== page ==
The Study of Religion


The word religion encompasses beliefs and practices that are central to the lives of a large number of people worldwide. It may also refer to an entire culture, such as the religions of China, India, or ancient Rome. In this article, however, we will mainly use the term to refer to any form of organized belief and ritualized behavior that is held in common by a group of people. This may include worship, moral conduct, and adherence to specific religious teachings. It is not intended to include things like magic, art, or science, which are often viewed as having no religious character at all.

The study of religion became a serious academic pursuit in the 19th century, and scholars from many different disciplines (history, philology, literature, philosophy, psychology, sociology, anthropology, etc.) have sought to understand its nature and history. Nevertheless, no consensus has developed as to the most appropriate methods for this endeavor.

One problem that has plagued the study of religion is the perception of its subjectivity. A great deal of its content is not directly observable, and even those parts that are observable tend to be interpreted subjectively by the adherents of a given religion. Moreover, it is difficult to objectively evaluate the inner sentiments that are conveyed by religious stories and rites.

Despite these problems, some scholars have succeeded in studying religion. They have done so by treating it as a social genus, a phenomenon that is present in all cultures. They have defined religion functionally, such as Emile Durkheim’s definition of whatever system of practices unites a group of people into a single moral community. In this view, religion is the most important force that keeps society together.

Other scholars have taken a more critical stance, and have treated religion as an invented concept that went hand in hand with European colonialism. They have suggested that the fact that religion is defined so flexibly, in such a way that it can be found in every culture, indicates that it is nothing more than an abstract construct created for power and control purposes.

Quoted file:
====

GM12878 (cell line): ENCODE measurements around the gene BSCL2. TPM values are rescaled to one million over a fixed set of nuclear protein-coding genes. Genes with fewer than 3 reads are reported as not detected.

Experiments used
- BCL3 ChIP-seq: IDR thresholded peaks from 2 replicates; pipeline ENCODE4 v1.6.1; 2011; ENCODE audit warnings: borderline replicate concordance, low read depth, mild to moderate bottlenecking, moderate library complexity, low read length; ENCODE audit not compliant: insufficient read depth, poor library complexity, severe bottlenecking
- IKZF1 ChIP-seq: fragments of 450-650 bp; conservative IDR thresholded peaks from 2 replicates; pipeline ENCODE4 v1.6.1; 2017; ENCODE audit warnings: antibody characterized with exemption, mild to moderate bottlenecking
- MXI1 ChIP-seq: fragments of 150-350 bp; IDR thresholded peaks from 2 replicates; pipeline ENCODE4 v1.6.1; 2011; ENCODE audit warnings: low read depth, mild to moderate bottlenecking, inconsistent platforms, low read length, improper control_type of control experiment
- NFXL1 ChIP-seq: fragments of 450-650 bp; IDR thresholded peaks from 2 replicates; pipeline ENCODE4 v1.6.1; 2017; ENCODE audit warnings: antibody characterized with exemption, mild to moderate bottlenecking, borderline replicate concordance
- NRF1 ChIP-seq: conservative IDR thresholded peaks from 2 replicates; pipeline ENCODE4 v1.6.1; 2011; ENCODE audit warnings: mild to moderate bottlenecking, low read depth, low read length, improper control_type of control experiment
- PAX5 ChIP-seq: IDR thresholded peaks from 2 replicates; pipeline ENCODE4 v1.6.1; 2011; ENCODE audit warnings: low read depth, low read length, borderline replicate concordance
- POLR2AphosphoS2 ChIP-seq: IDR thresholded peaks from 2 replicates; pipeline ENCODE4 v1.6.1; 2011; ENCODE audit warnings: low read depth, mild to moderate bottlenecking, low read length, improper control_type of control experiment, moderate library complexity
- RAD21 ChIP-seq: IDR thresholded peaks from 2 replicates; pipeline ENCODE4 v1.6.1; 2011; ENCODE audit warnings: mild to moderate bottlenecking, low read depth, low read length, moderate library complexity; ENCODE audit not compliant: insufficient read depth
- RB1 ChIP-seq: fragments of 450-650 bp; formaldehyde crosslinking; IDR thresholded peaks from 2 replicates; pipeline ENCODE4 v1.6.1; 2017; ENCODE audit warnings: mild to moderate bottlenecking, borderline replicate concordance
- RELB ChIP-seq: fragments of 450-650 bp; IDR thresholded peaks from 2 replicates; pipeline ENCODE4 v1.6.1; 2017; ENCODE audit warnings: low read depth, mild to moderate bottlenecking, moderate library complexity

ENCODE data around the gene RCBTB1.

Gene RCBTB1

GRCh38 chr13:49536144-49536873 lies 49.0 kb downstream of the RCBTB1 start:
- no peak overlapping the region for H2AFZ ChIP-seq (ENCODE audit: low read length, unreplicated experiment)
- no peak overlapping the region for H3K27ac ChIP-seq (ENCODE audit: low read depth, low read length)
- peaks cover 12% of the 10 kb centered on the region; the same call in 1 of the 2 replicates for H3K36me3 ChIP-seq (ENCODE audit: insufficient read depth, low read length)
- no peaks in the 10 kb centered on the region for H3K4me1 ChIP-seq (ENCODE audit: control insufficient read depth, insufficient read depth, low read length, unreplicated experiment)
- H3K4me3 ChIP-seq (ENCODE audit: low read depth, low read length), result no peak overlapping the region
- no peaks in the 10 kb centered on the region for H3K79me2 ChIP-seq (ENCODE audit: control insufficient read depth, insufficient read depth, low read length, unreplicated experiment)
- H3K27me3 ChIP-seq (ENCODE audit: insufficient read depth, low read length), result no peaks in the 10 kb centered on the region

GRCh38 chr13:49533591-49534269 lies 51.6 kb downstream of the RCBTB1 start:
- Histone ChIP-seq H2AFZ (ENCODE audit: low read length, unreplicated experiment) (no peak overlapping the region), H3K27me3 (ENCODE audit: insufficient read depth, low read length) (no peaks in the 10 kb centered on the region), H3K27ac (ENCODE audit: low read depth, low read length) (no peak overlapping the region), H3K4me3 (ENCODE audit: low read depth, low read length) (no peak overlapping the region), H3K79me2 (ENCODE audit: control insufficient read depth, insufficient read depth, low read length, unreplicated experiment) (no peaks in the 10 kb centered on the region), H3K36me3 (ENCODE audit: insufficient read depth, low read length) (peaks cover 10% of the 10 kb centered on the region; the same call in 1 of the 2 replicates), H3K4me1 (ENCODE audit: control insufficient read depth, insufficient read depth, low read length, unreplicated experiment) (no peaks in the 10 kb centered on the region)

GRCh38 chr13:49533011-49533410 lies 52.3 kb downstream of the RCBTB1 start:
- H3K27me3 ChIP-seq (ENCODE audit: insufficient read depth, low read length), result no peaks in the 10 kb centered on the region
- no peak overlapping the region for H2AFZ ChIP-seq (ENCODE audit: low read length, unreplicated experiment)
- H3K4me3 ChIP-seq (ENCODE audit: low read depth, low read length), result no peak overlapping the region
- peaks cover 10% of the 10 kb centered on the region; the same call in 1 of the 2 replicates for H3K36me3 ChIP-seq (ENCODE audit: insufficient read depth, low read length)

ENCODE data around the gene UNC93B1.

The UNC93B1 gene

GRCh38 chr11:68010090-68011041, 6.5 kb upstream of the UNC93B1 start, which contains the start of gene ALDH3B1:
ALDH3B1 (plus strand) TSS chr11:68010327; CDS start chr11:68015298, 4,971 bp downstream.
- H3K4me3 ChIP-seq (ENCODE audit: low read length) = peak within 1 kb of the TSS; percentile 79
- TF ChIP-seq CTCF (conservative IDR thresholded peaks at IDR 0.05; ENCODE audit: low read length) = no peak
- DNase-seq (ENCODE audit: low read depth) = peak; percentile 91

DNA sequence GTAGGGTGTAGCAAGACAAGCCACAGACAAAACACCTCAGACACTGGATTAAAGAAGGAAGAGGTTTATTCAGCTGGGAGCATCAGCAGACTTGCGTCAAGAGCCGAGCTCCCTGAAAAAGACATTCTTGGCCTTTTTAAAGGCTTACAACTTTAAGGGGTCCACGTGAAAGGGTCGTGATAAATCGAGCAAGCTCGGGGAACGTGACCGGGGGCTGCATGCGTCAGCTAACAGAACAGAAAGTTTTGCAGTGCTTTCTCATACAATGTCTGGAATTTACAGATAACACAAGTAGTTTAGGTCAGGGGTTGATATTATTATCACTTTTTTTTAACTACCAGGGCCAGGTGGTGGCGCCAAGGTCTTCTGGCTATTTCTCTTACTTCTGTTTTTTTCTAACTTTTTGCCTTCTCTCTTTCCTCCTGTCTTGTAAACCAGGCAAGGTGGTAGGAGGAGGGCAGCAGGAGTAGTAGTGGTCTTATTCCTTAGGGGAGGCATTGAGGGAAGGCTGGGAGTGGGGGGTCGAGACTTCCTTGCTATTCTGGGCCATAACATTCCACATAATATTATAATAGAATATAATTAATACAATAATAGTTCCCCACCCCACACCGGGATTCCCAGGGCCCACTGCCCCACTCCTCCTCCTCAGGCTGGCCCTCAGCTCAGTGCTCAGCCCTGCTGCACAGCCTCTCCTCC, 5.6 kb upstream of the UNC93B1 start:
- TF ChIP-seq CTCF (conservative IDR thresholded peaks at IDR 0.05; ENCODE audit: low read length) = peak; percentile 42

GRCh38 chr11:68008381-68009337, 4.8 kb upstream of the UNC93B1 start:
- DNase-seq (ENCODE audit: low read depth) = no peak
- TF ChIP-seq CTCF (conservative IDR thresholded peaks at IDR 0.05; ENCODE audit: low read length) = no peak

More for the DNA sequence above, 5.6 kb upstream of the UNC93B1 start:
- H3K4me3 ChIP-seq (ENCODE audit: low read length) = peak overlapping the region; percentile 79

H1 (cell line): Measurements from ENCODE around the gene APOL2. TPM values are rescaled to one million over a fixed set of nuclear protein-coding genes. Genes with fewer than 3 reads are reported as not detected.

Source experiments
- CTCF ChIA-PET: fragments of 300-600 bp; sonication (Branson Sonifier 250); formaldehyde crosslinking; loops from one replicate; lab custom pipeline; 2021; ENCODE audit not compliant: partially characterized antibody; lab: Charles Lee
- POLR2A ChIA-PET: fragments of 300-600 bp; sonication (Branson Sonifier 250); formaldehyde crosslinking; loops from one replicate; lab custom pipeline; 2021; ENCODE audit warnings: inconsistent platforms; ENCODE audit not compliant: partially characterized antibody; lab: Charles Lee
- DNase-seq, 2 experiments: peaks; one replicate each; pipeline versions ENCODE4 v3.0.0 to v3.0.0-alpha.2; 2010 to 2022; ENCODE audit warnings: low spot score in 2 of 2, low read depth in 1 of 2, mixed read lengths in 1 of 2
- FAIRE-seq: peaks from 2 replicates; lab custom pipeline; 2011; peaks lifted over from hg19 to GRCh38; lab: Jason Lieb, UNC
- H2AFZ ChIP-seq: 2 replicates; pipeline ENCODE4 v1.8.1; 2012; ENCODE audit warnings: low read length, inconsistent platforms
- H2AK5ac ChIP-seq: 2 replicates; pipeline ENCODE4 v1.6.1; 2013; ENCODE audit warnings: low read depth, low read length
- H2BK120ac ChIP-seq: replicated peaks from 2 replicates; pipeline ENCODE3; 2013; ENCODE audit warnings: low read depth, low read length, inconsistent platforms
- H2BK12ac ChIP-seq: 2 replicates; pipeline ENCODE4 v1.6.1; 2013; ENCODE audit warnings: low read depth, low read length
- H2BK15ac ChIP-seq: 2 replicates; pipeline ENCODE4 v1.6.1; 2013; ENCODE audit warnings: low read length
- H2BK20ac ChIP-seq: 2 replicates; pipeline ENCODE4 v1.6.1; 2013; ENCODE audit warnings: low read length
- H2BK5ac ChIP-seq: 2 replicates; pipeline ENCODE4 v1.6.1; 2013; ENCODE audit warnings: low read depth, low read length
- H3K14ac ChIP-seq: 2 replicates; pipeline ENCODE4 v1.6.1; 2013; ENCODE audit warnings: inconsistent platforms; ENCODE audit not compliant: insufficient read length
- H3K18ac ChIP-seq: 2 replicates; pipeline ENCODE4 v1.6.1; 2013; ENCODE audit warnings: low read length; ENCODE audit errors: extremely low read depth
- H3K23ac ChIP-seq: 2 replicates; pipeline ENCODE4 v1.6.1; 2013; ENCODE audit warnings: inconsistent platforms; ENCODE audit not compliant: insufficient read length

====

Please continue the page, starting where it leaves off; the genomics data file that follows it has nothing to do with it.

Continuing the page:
Still others have suggested that the concept of religion should be expanded to include an essential element, namely, its role in a person’s life. They have defined religion as “that which orients and values life” in a particular way, in other words, as that which provides meaning, purpose, or direction. This definition is a direct challenge to the traditional substantive and functional definitions of religion, which treat it as a set of ideas and beliefs rather than as something that helps to organize and guide human lives in particular ways. Whether this criticism is valid or not, it has served to shift the focus of the debate over how to study religion. Regardless of how it is ultimately defined, the concept of religion is likely to remain an important aspect of human culture for a long time to come. It will probably continue to influence both individual and societal affairs, and it is likely that the study of religion will always be a vital academic endeavor.